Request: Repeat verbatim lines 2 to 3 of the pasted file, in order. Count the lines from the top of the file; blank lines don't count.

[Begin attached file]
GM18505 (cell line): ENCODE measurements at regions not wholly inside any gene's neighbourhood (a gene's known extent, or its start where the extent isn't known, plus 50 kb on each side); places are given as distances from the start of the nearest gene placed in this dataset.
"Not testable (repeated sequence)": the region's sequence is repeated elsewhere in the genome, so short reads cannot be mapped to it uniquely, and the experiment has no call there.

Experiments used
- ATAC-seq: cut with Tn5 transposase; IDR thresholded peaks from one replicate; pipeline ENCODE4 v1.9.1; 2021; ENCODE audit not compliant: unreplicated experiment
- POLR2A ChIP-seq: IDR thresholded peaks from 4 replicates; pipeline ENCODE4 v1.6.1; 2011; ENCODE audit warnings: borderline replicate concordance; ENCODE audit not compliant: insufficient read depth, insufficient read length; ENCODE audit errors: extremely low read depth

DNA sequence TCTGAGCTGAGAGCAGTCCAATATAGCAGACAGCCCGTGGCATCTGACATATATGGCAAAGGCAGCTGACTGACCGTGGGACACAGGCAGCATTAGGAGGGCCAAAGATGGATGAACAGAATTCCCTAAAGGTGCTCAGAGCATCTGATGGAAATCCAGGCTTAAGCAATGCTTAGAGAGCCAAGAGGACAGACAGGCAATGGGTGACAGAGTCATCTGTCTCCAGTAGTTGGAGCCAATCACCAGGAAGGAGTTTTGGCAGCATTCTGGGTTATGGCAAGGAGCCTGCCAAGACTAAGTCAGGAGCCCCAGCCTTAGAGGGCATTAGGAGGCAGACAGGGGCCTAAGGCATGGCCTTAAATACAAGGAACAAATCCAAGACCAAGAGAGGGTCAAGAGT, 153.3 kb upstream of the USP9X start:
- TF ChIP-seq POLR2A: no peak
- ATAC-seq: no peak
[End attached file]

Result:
"Not testable (repeated sequence)": the region's sequence is repeated elsewhere in the genome, so short reads cannot be mapped to it uniquely, and the experiment has no call there.

Experiments used